When Wayne Grant was given the chance to gain a fully funded Masters in Cyber Security whilst learning on the job, it was an opportunity not to be missed.
I was part of a newly formed Cyber Security team when the opportunity to apply for the 18-month MSc Cyber Security Graduate Apprenticeship came along. Having wanted to work in cyber security for some years, I jumped at the chance to work towards a degree whilst also learning how to do the job.
Initially, adjusting to the workload of studying for a Masters was challenging. However, the main reason that it was manageable for me was the 20% time that my employer provides to study. There is still a time requirement over and above that day a week that is necessary to complete all the work, so it’s worth being aware of that. I have always been upfront with anyone who asks for my view of the programme and with those who I now Mentor that the programme is demanding. It is a Masters degree so be prepared for the demands of the course which does take some balancing with your day job.
Although I had the support of my workplace Mentor, I am a self-starter who has been working in technology for more than 20 years so have the ability and drive to manage my own learning, and I think that’s important for the work based elements of the degree. On the academic side, the support that has come from the University has been invaluable from Sotirios as the Programme Director and the Work Based Learning Advisors.
I had identified my work based project for my final dissertation very early on in my studies and spent some time exploring the ideas and de-risking. As a natural worrier, I didn’t want to get half way through and realise that it wasn’t going to work as a project. I wanted to have a successful outcome for the firm at the same time as completing the academic piece of work. I sought advice from Sotirios to get the reassurance that my idea would be a suitable project and it was helpful to know from an early stage what I would be focussing on. I have been working on my dissertation for almost 6 months now having completed the Research Methodology class.
I am working on an application dissertation which will see a working software solution produced as the end result, it’s been good in the sense that it is a part of my job that I enjoy. Admittedly, writing it up has been more of a struggle but I am making good progress and it won’t be long until it’s complete. My Academic Supervisor has been excellent and we meet every couple of weeks. They give me good advice generally as well as feedback on not only the structure of the dissertation as an academic piece of work but also on the software solution itself. Because this is their area, they just gets what I’m trying to accomplish and that’s been really useful. We have also worked together to find work arounds for how I will provide the evidence required for my project due to the confidential nature of my organisation’s work and the fintech sector in general. What has been great is having that option which means that I am at no disadvantage by being restricted in what details and evidence I can provide.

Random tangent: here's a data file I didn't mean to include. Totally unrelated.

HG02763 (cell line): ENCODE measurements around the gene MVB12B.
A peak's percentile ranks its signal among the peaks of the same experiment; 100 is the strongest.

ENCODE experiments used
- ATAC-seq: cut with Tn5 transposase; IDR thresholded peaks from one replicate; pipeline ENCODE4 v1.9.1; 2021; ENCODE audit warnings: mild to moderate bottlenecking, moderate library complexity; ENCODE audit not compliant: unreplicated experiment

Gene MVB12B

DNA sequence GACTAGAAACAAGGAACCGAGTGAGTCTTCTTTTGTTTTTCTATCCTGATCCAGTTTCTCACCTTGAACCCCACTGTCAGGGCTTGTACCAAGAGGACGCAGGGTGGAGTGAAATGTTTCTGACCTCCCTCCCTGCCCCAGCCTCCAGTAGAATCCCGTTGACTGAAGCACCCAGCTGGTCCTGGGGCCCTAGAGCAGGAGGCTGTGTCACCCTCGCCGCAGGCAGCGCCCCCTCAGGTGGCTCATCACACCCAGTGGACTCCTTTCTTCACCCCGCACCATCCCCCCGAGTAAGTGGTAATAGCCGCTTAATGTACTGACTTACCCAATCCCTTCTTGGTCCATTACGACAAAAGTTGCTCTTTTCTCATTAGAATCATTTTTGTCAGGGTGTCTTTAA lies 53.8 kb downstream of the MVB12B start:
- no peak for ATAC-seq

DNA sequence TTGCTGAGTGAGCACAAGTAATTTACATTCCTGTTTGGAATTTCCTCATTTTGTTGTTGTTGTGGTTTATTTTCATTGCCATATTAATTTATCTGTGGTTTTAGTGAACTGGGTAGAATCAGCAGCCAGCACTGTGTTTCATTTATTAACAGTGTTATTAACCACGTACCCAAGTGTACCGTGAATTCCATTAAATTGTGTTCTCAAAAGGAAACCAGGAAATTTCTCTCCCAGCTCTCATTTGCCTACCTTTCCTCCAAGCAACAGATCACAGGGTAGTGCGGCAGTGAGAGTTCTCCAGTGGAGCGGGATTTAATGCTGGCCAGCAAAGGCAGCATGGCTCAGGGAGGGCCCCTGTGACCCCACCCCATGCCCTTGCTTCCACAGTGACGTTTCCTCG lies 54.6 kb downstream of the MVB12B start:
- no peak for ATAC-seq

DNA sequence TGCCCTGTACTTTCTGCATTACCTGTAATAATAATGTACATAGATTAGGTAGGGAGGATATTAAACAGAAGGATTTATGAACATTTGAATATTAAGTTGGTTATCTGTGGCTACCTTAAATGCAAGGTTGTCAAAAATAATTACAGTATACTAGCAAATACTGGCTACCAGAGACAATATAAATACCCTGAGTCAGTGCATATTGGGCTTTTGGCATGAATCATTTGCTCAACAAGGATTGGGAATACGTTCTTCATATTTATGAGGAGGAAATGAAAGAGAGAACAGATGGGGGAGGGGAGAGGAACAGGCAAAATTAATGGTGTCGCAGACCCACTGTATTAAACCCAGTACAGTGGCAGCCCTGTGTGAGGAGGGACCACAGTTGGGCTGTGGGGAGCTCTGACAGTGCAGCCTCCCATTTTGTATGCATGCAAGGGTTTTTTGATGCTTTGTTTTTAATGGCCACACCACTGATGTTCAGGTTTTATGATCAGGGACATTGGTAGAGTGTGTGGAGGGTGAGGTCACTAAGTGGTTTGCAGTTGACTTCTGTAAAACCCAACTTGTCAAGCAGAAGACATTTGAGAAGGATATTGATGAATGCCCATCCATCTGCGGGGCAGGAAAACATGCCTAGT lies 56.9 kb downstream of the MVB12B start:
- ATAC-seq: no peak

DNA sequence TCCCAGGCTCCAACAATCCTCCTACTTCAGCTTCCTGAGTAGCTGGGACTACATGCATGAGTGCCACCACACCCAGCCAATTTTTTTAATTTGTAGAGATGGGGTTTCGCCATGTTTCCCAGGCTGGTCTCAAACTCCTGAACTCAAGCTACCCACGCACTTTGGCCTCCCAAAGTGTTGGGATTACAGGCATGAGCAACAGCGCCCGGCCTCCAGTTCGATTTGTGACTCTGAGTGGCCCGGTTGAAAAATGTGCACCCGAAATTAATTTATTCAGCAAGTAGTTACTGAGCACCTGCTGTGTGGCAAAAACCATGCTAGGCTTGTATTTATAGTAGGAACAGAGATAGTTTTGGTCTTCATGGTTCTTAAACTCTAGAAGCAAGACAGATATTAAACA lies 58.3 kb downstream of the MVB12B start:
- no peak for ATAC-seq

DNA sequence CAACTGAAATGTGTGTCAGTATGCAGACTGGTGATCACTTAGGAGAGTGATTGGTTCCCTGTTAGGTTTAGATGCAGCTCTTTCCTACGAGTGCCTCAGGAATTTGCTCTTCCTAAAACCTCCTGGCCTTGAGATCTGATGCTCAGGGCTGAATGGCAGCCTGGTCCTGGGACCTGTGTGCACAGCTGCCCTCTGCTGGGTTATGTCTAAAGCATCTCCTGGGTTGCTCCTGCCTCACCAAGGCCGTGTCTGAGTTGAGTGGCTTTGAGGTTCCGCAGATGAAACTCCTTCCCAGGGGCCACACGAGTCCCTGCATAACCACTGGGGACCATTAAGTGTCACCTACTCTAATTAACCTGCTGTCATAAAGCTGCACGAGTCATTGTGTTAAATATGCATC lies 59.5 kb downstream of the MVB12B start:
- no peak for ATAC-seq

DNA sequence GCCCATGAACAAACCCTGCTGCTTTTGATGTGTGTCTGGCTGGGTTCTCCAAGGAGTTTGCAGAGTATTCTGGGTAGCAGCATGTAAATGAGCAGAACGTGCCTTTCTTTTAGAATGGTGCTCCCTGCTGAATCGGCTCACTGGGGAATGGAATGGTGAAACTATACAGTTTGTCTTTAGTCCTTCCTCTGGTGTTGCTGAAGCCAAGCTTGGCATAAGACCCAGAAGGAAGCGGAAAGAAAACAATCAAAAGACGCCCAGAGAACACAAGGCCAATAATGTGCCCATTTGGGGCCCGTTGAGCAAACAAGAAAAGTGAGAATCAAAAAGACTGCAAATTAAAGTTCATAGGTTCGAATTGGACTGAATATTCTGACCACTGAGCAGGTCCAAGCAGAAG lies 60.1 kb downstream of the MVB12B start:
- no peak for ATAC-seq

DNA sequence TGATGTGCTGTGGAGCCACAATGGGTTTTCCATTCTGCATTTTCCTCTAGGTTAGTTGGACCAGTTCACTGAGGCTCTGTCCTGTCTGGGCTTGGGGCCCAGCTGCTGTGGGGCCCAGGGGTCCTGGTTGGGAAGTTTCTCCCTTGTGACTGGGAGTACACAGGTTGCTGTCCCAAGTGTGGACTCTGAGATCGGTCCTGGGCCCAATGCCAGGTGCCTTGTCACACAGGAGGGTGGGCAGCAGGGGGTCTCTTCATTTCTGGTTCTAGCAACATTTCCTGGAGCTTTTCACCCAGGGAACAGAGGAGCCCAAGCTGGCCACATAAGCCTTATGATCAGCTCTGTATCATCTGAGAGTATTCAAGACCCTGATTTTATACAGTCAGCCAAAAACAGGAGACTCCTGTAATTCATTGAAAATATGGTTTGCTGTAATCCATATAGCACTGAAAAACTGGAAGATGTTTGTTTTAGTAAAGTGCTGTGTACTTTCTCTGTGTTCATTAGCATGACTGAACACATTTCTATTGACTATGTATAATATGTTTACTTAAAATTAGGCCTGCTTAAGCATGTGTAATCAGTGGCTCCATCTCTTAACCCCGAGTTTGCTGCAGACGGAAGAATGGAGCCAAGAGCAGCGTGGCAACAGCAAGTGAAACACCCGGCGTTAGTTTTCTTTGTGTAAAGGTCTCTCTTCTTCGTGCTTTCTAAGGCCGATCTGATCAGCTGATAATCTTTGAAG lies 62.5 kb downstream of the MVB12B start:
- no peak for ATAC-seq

My second round of study within the CIS department at Strathclyde has been completely different from my undergraduate experience. I am a different person in a different place in life now. From a cohort of more mature people, you challenge more, feedback more and speak out more and I think that has been really important. You also need to find the balance of time and I have also taken advantage of the lockdown situation over the last year and used a lot of the time to complete the work. I don’t have the time to dedicate during the week due to work commitments so I work a few hours spread across the weekend. Yet, I do look forward to completing my studies come March and filling my free time with something different!
For me personally, I want to stay working in cyber and this degree will help me do that. As it is an area now driven so heavily by qualifications, this was my qualification of choice over certifications. I didn’t want to do a course that was about just passing exams. The practical elements are what I was most interested in, and that is more useful than just learning to pass exams. What I will have instead is a representative qualification that was worth the effort of learning and has filled gaps in my knowledge.
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Graduate Apprenticeships in Scotland are funded by Skills Development Scotland